03   HEart Sense


A Design-based Inquiry into the Physiology of Embodiment

Heart rate data is a meaningful platform for feminist engagement with data, matter, and meaning. It provides a conduit for understanding physical and metaphysical complexity, as well as our interconnectedness with personal, social, and environmental aspects of life. Thus, it offers feminists a unique opportunity to explore the power of data, the meaning of matter, and the significance of meaning.

Two installations were created that each provided a point for collective and individual inquiry.

1. Three Participants sit around a table with headphones to listen to music. A floral visualization of individual & collective heart rates will be projected onto the table, size & colors of petals shifting with changes in body. Visualization showcases how bodies relate to each other & the environment, responding to conditions even when unaware. Floral form takes inspiration from trillium, individual flowering bodies connected by underground rhizome roots.

2. This installation takes a participant’s heart rate, galvanic skin response, and breathing as input to produce flower-like visualizations that illustrate physiological responses to a short, emotionally engaging video. The visualizations work eschew standard body tracking visualisations by presenting representations that are whole and designed not to be optimizable. They give participants a sense of their embodied responses to the video and a chance to reflect on their embodied responses in the process. Each heart visualization displays a person's physiological response to watching an emotionally-engaging video. Different physiological characteristics (heart rate, galvanic skin response, and breathing patterns) were used as variables to create a flower-like visualization.


I was primarily responsible for leading the second installation, which provided an opportunity for individual reflection. Using p5.js, I coded the visualization that took in a participant's heart rate and responsiveness through a heart sensor and a galvanic skin sensor and dynamically updated the visualization. The heart rate sensors are notoriously finicky in getting readings, so I had to reprogram the algorithms to rely on the shortest possible measurements while staying accurate to the user. Additionally, each individual's range of heart rate and sweat response is unique, so the program had to account for that as well.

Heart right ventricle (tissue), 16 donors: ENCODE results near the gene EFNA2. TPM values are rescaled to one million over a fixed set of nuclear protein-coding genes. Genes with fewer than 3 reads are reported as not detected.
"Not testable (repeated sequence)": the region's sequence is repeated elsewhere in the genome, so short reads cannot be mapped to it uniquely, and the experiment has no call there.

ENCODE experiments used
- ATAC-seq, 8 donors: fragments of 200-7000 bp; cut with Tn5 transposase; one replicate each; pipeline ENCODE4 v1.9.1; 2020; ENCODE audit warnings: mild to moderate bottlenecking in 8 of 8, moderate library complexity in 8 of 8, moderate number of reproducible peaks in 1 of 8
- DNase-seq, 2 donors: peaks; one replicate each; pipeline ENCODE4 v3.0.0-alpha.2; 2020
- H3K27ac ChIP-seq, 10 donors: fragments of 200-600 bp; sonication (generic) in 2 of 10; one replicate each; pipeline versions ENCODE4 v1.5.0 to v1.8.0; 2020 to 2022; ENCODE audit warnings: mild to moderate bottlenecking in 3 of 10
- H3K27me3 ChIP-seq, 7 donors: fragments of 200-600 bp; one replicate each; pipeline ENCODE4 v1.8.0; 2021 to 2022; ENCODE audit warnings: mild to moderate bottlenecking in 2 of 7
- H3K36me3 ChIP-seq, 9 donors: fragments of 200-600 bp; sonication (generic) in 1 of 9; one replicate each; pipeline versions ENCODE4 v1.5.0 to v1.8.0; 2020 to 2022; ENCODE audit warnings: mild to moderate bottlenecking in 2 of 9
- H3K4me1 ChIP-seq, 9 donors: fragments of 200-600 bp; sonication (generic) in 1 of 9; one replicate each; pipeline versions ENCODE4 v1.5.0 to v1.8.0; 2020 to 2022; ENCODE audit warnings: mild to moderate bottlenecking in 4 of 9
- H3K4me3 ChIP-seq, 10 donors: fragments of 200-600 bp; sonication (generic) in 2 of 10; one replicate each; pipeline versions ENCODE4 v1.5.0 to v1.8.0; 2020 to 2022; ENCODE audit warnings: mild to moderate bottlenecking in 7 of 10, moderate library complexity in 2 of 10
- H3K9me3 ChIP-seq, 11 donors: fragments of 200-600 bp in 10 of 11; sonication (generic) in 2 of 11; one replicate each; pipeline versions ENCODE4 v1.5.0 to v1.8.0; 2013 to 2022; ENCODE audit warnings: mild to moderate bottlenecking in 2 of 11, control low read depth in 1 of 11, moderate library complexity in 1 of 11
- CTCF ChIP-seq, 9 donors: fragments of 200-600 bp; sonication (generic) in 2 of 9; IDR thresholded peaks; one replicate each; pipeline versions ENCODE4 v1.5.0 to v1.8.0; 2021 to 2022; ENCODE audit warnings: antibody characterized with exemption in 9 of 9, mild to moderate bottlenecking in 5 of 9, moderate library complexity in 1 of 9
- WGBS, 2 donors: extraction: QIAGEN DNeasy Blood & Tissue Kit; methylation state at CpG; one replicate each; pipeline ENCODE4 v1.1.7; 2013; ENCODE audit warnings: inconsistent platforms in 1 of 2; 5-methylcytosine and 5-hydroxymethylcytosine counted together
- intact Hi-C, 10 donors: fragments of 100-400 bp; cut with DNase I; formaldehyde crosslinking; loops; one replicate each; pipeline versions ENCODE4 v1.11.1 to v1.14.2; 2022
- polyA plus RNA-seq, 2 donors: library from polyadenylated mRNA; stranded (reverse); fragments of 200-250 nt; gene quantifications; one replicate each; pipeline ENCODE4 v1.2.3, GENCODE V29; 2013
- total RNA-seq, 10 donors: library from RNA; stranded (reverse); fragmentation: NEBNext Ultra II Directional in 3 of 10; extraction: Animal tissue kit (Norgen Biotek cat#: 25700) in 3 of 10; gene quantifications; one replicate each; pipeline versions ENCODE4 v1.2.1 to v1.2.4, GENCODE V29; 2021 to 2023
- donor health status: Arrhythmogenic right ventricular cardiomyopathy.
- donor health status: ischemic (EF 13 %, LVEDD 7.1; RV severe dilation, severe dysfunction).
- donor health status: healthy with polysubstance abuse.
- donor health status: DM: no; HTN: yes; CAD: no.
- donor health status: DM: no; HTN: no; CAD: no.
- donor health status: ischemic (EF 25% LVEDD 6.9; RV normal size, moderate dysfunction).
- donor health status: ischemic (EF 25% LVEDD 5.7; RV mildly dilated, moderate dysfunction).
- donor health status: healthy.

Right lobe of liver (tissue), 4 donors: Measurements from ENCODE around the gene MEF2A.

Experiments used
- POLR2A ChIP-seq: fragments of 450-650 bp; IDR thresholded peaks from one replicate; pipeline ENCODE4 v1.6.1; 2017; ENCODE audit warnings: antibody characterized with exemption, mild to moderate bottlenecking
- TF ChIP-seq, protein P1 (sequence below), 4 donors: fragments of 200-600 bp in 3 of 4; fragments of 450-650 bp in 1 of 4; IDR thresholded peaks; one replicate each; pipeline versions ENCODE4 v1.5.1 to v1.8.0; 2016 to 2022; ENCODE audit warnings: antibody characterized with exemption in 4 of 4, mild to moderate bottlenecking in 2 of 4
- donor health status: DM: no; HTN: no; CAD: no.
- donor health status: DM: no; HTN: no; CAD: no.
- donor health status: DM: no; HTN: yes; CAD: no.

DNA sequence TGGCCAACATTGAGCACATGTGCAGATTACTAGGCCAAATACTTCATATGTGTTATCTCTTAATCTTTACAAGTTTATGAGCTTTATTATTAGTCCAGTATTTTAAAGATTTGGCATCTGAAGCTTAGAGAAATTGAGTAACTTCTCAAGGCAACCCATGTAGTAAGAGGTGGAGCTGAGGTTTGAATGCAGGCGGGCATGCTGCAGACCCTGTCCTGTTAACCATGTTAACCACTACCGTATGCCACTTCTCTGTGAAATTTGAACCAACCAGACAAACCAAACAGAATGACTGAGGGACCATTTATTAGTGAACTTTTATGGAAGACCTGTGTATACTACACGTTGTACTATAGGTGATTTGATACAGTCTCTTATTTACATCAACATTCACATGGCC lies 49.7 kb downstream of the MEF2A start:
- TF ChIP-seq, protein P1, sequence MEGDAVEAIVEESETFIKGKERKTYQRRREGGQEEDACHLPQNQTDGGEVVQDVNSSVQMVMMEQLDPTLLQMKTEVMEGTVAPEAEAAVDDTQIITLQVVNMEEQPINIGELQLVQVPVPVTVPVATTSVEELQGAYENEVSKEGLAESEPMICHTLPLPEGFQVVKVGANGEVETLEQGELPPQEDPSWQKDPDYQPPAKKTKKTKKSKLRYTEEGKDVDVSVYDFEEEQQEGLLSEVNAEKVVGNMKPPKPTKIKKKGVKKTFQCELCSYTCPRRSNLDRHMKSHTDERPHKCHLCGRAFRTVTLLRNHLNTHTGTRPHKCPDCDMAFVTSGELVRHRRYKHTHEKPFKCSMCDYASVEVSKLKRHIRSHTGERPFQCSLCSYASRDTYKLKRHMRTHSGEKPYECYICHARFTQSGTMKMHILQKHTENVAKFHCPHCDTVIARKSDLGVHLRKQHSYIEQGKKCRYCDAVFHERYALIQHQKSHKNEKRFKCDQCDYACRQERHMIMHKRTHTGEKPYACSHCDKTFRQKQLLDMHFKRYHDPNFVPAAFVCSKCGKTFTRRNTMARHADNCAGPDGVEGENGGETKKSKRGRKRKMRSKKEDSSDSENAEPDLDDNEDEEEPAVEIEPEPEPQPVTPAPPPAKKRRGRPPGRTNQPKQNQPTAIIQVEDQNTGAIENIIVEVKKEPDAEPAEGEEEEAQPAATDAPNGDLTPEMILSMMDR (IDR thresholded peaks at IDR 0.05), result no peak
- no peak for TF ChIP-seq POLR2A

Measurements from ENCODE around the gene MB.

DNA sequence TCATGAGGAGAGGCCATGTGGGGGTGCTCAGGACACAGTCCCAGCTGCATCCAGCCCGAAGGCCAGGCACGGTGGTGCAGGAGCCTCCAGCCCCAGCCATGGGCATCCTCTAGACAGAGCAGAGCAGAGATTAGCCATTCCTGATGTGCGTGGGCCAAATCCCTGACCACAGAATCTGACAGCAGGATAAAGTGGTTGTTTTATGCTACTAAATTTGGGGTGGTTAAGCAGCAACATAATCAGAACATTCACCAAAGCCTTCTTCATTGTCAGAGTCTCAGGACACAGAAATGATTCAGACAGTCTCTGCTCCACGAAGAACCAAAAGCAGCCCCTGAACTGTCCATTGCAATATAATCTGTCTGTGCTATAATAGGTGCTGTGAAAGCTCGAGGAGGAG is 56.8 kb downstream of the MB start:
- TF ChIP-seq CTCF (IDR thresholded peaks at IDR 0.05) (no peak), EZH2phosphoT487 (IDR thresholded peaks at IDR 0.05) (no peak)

I also had to build the user input interface, using Arduino, Heart Rate sensors, and GSR, that was robust enough to withstand a high rate of turnover as we were exhibiting this in a venue that was expected to receive well over thousands of visitors over a period of 3 days. The challenge was to keep the installation low-cost, portable (so it could be shipped from Atlanta to D.C.), and reliable for bodies ranging from toddlers to elderly, to give each user a fair experience. The program also had to be minimally technical so it could be operated by others from the start of the measurements to the final print that each visitor was provided with. I was successfully able to automate the process, leaving only simple "Next" interactions for the users.

I also contributed to the first project by assisting the team in the building the installation and maintaing the code.

The project was presented at the 2022 ACCelerate Festival at the Smithsonian’s Museum in Washington D.C. and was voted the runner-up for the "Favourite Exhibit".

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